LAN stands for local area network. LANs enable computing devices within the same local area, such as the
same building, to share information, as illustrated here.
Now that you have a solid understanding of LANs, it will be easy for you to understand how WANs work. A WAN is a wide area network. WANs
enable remote computers and computer devices beyond the same building or physical structure to share information, as illustrated below.
Typically, a WAN consists of two or more local area networks (LANs).
Computers connected to a WAN are often connected through public networks, such as the telephone system. They can also be connected through
leased lines or satellites. In a sense, the largest WAN in existence is the Internet.
The next lesson discusses more networking technologies, the Internet, VPNs, intranets and extranets.
Most organizations install LANs and a WAN, whether or not they participate in eBusiness. As a result, their installation may not be part of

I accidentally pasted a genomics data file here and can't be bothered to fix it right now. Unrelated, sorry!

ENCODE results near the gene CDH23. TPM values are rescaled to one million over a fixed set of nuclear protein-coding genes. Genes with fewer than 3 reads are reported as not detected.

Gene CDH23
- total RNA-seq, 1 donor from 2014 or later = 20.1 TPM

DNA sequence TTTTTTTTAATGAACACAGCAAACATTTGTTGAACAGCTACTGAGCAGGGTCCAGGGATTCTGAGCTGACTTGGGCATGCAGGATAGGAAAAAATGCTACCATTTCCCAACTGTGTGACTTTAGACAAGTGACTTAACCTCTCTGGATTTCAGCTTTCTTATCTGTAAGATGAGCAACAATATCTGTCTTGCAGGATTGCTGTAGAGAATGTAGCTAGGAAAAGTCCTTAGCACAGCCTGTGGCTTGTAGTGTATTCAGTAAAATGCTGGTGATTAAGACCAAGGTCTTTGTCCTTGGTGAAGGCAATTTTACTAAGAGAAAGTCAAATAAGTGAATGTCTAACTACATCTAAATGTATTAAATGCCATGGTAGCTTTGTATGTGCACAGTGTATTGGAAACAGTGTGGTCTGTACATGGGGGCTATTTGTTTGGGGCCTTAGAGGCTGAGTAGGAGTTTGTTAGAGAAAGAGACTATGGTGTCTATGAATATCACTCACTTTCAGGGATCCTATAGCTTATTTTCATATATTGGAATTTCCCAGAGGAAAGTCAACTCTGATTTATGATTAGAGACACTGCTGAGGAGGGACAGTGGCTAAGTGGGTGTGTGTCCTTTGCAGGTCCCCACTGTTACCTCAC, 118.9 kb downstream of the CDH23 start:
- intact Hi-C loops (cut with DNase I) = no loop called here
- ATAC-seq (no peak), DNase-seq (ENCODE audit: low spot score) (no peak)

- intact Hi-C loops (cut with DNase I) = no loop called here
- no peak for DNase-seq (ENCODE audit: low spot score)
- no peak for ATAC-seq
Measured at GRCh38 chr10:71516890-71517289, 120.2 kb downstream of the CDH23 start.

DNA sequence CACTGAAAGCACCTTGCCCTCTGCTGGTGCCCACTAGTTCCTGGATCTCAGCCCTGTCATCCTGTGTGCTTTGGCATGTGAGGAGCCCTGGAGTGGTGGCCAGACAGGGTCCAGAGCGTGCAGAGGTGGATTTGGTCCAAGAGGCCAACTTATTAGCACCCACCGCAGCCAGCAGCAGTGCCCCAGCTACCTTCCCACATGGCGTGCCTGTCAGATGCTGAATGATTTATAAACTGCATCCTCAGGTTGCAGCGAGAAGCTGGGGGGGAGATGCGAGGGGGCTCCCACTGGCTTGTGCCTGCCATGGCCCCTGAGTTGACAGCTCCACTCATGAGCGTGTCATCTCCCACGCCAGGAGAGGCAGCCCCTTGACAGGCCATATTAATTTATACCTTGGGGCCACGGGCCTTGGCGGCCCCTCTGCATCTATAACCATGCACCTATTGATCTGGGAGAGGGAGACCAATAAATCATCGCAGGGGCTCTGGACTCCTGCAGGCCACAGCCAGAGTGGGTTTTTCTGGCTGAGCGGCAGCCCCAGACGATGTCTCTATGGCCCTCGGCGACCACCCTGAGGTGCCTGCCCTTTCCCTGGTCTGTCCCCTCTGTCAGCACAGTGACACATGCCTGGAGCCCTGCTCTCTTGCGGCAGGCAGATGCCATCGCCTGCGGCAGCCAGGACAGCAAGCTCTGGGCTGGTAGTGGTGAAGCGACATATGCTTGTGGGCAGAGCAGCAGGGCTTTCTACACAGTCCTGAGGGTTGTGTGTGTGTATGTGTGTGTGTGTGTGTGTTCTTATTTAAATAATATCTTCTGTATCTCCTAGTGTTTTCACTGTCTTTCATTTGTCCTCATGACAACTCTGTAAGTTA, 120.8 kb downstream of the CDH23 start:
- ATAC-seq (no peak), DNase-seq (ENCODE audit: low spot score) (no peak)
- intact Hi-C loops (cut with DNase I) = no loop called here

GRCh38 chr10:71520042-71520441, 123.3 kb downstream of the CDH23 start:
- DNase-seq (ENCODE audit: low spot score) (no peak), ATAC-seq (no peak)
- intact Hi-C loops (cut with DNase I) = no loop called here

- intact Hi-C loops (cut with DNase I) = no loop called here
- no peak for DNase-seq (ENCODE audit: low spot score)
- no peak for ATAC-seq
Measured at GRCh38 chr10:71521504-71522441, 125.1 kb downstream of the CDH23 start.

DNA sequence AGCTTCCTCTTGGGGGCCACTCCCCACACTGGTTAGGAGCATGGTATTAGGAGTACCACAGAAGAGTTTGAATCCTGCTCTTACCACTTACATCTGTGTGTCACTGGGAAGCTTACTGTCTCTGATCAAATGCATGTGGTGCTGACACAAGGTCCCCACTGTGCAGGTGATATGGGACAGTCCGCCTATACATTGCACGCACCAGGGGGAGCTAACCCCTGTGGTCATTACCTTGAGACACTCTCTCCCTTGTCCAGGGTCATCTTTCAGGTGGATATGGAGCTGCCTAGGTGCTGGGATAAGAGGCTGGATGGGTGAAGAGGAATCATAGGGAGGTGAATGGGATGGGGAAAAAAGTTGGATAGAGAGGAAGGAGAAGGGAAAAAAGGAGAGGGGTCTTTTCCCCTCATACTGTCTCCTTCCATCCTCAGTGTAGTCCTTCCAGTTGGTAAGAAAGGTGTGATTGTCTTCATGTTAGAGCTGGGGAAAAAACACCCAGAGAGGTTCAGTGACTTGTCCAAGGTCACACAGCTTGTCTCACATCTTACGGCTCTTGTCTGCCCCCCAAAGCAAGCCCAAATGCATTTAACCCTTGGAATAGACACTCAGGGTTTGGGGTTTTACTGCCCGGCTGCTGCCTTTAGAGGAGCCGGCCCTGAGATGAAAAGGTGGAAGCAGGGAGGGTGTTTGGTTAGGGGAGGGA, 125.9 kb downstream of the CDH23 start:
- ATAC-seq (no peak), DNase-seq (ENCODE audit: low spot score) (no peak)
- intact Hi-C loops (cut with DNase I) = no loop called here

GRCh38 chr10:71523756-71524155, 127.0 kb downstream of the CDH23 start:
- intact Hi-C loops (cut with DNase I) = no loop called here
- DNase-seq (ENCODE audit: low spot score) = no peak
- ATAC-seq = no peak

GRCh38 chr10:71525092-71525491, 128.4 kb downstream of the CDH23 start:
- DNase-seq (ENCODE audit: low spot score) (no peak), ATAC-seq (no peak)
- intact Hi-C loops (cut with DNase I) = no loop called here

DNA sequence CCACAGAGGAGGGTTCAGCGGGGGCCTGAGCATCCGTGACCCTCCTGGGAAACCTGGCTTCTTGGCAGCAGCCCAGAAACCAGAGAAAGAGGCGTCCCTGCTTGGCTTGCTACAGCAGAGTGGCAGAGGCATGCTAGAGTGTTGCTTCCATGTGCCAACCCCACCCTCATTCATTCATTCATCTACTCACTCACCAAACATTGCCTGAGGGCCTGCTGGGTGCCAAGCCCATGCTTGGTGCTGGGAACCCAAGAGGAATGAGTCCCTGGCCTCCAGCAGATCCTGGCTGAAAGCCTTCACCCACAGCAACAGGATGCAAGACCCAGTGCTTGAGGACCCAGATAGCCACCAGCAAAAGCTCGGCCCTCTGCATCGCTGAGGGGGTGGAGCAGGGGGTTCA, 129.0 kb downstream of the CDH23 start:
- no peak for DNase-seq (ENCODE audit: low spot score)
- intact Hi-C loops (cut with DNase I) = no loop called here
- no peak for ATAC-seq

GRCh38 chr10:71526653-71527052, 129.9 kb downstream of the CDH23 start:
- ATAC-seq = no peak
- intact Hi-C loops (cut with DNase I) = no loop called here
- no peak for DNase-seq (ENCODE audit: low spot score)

planning an eBusiness solution. But they will
be if your company is new and needs such an installation. For these reasons, it is
important to be aware not only of the utility of LANs and WANs, but also of the challenges they pose.
For LANs, the biggest challenge is managing bandwidth. If there is a bottleneck in your eBusiness solution, it may be that the LAN isn't
performing efficiently. LANs need to be maintained regularly to prevent such slow-downs.
When considering implementing a WAN, it is necessary to consider its performance, reliability, and manageability.
Click the Quiz link below to test your knowledge of LANs and WANs.
lans wans - Quiz